<https://github.com/DougGregor/swift-evolution/tree/conditional-conformances#detailed-design>Detailed design

Most of the semantics of conditional conformances are obvious. However, there are a number of issues (mostly involving multiple conformances) that require more in-depth design.

 <https://github.com/DougGregor/swift-evolution/tree/conditional-conformances#disallow-overlapping-conformances>Disallow overlapping conformances

With conditional conformances, it is possible to express that a given generic type can conform to the same protocol in two different ways, depending on the capabilities of its type arguments. For example:

struct SomeWrapper<Wrapped> {
  let wrapped: Wrapped

protocol HasIdentity {
  static func ===(lhs: Self, rhs: Self) -> Bool

extension SomeWrapper: Equatable where Wrapped: Equatable {
  static func ==(lhs: SomeWrapper<Wrapped>, rhs: SomeWrapper<Wrapper>) -> Bool {
    return lhs.wrapped == rhs.wrapped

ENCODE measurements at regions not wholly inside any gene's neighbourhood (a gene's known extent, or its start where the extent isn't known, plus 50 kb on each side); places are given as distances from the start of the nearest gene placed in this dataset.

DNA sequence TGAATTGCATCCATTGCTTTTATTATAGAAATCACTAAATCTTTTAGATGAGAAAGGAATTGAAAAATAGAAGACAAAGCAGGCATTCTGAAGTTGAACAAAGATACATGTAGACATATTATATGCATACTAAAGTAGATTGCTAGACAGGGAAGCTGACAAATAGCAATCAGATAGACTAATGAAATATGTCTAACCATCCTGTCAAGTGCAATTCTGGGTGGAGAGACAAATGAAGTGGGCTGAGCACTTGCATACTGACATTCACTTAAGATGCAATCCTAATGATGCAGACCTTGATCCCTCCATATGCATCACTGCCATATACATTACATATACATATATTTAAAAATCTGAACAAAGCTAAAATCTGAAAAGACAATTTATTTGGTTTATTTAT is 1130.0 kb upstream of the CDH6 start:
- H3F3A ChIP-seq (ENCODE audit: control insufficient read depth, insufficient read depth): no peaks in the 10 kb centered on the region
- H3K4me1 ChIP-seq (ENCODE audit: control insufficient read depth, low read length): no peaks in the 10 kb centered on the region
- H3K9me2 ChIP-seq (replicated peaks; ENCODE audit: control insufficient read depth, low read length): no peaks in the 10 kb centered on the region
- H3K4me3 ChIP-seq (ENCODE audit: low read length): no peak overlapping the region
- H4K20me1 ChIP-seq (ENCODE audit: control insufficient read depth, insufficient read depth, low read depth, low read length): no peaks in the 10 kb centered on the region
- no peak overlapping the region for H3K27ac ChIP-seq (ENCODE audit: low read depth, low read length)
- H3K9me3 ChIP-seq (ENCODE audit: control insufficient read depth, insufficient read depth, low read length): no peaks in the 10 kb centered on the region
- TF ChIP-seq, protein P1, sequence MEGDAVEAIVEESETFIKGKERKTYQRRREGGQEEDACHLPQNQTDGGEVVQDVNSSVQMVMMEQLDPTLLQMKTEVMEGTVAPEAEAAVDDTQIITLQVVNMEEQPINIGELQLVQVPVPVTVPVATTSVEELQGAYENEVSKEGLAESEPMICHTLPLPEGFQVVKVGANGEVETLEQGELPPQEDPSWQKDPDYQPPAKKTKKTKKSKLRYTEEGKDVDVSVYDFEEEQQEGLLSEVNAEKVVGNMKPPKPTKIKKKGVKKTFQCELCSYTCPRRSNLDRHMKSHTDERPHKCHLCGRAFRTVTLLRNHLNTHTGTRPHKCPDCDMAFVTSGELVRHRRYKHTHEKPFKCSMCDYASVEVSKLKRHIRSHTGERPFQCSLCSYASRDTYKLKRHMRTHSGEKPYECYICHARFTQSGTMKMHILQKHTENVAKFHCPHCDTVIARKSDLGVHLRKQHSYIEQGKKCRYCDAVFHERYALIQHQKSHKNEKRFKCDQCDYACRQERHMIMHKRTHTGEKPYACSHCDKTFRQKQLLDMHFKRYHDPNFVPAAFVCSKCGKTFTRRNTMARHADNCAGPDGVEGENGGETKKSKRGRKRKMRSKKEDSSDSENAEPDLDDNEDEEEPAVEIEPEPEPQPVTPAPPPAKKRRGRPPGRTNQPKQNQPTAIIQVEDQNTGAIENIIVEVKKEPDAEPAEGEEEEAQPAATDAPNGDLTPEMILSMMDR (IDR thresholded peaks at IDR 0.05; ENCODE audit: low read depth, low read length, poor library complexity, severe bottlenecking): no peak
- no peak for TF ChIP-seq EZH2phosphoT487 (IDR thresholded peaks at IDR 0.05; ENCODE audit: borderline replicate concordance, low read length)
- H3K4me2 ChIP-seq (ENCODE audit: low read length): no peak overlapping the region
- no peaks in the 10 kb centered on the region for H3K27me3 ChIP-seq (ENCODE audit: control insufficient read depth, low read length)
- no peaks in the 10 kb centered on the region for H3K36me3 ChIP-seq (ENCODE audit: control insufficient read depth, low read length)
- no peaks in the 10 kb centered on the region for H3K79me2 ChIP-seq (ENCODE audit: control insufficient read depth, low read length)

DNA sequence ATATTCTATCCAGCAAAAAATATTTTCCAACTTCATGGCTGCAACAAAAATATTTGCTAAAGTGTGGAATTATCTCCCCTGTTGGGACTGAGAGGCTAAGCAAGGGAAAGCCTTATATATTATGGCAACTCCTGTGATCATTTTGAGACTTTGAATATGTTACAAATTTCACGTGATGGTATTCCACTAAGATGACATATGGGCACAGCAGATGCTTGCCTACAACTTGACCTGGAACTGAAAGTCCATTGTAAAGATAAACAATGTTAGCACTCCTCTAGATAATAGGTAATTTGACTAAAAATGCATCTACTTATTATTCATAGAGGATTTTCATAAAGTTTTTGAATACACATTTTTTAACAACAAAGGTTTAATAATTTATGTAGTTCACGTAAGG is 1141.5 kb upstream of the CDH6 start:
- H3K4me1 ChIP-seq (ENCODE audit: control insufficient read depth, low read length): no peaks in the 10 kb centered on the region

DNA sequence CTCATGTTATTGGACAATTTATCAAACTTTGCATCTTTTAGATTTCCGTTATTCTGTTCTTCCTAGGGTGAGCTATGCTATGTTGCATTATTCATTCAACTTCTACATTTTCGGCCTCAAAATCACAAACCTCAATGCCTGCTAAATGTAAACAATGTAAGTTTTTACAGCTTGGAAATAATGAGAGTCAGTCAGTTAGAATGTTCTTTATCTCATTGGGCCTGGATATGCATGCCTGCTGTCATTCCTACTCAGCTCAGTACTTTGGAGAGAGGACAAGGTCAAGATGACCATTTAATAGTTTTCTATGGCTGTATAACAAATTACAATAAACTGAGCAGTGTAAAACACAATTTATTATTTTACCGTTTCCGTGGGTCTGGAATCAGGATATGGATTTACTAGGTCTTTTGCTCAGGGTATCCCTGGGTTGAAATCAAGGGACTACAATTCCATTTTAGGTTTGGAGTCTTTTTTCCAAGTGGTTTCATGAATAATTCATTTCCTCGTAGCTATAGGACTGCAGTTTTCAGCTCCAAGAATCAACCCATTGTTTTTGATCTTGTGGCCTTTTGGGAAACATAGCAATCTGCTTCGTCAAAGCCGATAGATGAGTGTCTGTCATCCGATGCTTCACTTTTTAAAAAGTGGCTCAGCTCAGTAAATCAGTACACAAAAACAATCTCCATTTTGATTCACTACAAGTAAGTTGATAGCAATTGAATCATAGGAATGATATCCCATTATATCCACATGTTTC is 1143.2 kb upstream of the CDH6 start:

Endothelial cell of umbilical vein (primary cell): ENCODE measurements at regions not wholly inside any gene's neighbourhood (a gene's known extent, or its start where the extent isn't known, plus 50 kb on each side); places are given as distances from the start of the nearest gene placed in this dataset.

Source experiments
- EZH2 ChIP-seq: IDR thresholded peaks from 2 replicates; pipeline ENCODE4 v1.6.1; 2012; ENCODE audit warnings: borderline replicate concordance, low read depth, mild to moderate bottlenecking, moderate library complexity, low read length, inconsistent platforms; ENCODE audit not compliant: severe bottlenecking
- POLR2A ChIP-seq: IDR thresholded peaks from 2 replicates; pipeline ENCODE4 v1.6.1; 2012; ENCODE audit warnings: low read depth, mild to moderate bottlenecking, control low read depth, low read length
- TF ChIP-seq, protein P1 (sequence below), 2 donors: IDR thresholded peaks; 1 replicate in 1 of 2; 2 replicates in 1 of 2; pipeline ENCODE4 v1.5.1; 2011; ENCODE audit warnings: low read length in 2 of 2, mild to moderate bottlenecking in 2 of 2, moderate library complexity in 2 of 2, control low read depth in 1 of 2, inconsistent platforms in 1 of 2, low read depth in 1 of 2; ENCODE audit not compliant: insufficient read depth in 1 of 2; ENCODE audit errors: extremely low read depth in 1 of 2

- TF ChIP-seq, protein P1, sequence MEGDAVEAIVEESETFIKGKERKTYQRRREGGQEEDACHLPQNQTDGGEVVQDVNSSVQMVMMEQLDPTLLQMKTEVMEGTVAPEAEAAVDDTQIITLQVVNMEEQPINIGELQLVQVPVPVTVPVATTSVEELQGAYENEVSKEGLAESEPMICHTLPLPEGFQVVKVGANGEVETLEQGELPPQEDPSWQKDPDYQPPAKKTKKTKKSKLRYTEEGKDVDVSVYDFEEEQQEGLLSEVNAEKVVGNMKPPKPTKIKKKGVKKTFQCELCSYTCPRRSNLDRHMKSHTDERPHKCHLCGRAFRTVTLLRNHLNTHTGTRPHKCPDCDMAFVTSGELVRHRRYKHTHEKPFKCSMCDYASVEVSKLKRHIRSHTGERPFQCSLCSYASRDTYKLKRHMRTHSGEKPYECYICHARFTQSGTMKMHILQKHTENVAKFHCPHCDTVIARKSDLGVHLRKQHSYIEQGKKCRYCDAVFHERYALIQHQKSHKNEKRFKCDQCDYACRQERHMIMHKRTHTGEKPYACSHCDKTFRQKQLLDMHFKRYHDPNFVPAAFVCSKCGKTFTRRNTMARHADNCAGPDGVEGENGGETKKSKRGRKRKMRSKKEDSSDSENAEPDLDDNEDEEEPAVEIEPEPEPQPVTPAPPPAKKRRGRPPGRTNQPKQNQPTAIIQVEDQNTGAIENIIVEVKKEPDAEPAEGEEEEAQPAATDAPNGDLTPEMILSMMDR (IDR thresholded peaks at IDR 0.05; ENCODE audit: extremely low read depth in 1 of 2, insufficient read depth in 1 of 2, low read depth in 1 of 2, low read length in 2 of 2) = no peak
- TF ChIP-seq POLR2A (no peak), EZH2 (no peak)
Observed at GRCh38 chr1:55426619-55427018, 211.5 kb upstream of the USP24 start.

extension SomeWrapper: Equatable where Wrapped: HasIdentity {
  static func ==(lhs: SomeWrapper<Wrapped>, rhs: SomeWrapper<Wrapper>) -> Bool {
    return lhs.wrapped === rhs.wrapped
Note that, for an arbitrary type T, there are four potential answers to the question of whether SomeWrapper<T> conforms to Equatable:

No, it does not conform because T is neither Equatable nor HasIdentity.
Yes, it conforms via the first extension of SomeWrapper because T conforms to Equatable.
Yes, it conforms via the second extension of SomeWrapper because T conforms to HasIdentity.
Ambiguity, because T conforms to both Equatable and HasIdentity.
It is due to the possibility of #4 occurring that we refer to the two conditional conformances in the example as overlapping. There are designs that would allow one to address the ambiguity, for example, by writing a third conditional conformance that addresses #4:

// Possible tie-breaker conformance
extension SomeWrapper: Equatable where Wrapped: Equatable & HasIdentity, {
  static func ==(lhs: SomeWrapper<Wrapped>, rhs: SomeWrapper<Wrapper>) -> Bool {
    return lhs.wrapped == rhs.wrapped